Plan: 5 to add, 0 to change, 0 to destroy.
aoscx_vlan.vlan42: Creating...
aoscx_vlan.vlan20: Creating...
aoscx_l2_interface.int_1_1_15: Creating...
aoscx_interface.int_1_1_14: Creating...
aoscx_l2_interface.int_1_1_16: Creating...
aoscx_vlan.vlan42: Creation complete after 1s [id=42]
aoscx_vlan.vlan20: Creation complete after 1s [id=20]
aoscx_interface.int_1_1_14: Creation complete after 1s [id=1/1/14]
aoscx_l2_interface.int_1_1_15: Creation complete after 1s [id=1/1/15]
aoscx_l2_interface.int_1_1_16: Creation complete after 1s [id=1/1/16]
╷
│ Warning: VLAN Already Existing
│
│   with aoscx_vlan.vlan42,
│   on main.tf line 16, in resource "aoscx_vlan" "vlan42":
│   16: resource "aoscx_vlan" "vlan42" {
│
│ *
│
│ (and one more similar warning elsewhere)
╵
╷
│ Warning: Interface Already Existing
│
│   with aoscx_interface.int_1_1_14,
│   on main.tf line 26, in resource "aoscx_interface" "int_1_1_14":
│   26: resource "aoscx_interface" "int_1_1_14" {
│
│ 1/1/14
│
│ (and 2 more similar warnings elsewhere)
╵

Apply complete! Resources: 5 added, 0 changed, 0 destroyed.

Session Limitation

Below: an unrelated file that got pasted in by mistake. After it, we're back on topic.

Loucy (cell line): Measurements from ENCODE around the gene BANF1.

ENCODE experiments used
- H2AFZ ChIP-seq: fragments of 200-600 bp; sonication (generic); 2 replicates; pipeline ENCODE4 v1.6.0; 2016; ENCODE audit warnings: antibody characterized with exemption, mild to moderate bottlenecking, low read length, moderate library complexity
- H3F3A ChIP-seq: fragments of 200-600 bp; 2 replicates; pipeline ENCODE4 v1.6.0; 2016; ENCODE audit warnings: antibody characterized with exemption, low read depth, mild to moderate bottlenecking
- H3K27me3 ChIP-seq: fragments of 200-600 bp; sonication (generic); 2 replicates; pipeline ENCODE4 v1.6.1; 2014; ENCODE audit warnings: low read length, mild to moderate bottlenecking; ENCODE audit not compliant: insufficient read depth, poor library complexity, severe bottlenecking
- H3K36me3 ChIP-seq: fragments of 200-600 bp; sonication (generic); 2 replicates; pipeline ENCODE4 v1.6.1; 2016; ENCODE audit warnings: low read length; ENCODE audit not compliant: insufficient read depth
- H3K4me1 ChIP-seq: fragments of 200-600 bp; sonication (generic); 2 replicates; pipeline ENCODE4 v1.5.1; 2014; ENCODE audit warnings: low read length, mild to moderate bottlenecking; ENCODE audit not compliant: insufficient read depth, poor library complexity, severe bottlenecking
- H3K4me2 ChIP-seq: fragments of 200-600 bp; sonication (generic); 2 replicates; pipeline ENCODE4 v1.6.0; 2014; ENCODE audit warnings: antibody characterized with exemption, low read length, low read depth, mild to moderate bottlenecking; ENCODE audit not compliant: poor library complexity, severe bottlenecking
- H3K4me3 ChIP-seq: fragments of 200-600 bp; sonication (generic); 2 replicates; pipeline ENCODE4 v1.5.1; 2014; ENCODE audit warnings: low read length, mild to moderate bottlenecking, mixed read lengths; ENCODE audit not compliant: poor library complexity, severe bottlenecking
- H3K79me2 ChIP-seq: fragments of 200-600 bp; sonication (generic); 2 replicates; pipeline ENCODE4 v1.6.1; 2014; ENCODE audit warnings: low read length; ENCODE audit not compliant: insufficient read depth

Due to the Terraform framework design there is no logout/cleanup functionality, therefore REST API sessions are subject to closing based on timeout. Depending on the timing of consecutive executions and the configured session-timeout of the https-server (Default: 20 minutes. Maximum: 480 min (8 hours). 0 disables the timeout, but the maximum is still enforced).

This may cause the following error to appear after multiple consecutive executions:

[email protected]:~/go/src/sandbox$ terraform apply --auto-approve
╷
│ Error: Plugin did not respond
│
│   with provider["registry.terraform.io/aruba/aoscx"],
│   on main.tf line 10, in provider "aoscx":
│   10: provider "aoscx" {
│
│ The plugin encountered an error, and failed to respond to the
│ plugin.(*GRPCProvider).ConfigureProvider call. The plugin logs may contain more
│ details.
╵

Currently the workaround is to execute the following command in the manager context to close out all sessions, wait 10 seconds, then continue to execute the terraform apply command:
switch# https-server session close all

This is also documented under the project's Github.